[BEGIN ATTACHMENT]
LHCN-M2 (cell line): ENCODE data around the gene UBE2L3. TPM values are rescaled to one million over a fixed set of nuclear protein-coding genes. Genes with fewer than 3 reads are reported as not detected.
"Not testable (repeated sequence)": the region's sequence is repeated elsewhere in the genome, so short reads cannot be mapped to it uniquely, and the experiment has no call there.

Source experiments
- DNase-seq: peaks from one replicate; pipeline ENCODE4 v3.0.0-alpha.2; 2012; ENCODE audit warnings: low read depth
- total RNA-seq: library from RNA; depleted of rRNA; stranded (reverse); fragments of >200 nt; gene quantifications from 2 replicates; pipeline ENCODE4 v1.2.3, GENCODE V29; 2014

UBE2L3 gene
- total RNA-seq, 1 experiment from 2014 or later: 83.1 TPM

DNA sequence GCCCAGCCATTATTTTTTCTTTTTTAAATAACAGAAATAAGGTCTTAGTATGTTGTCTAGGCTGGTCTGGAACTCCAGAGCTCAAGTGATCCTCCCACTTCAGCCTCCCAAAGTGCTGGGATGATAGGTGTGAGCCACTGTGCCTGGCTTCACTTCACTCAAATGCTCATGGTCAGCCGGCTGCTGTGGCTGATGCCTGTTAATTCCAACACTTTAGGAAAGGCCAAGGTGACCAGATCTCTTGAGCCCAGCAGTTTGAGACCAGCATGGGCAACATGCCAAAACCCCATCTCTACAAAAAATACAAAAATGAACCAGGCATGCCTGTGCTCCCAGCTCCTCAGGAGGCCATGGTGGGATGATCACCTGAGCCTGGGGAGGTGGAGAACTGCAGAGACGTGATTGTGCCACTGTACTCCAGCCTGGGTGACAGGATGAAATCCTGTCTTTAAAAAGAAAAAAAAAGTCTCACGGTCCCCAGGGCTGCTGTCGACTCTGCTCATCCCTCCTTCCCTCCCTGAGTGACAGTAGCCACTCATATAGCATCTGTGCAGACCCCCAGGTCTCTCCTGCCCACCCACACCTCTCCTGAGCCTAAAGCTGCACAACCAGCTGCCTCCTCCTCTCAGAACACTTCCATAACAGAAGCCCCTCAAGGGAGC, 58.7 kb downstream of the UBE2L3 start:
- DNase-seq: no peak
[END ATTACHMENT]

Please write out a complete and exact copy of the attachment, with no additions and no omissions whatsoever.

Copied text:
LHCN-M2 (cell line): ENCODE data around the gene UBE2L3. TPM values are rescaled to one million over a fixed set of nuclear protein-coding genes. Genes with fewer than 3 reads are reported as not detected.
"Not testable (repeated sequence)": the region's sequence is repeated elsewhere in the genome, so short reads cannot be mapped to it uniquely, and the experiment has no call there.

Source experiments
- DNase-seq: peaks from one replicate; pipeline ENCODE4 v3.0.0-alpha.2; 2012; ENCODE audit warnings: low read depth
- total RNA-seq: library from RNA; depleted of rRNA; stranded (reverse); fragments of >200 nt; gene quantifications from 2 replicates; pipeline ENCODE4 v1.2.3, GENCODE V29; 2014

UBE2L3 gene
- total RNA-seq, 1 experiment from 2014 or later: 83.1 TPM

DNA sequence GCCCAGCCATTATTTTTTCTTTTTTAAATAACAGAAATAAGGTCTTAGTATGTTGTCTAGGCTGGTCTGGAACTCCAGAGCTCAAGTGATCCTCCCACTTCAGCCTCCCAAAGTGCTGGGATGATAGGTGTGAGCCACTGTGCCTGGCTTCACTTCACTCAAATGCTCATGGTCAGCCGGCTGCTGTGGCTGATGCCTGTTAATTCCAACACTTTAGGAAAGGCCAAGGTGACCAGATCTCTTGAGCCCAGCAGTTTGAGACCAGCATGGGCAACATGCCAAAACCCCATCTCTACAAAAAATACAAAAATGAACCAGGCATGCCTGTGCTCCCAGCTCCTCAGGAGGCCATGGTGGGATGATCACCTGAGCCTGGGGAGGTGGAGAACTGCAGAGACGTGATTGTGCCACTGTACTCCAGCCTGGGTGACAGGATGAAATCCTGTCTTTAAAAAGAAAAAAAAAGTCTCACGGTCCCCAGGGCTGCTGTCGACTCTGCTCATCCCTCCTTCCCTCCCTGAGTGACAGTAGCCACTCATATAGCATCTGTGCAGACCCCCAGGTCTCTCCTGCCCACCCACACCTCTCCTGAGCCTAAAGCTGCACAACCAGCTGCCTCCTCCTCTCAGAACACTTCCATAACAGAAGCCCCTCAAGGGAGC, 58.7 kb downstream of the UBE2L3 start:
- DNase-seq: no peak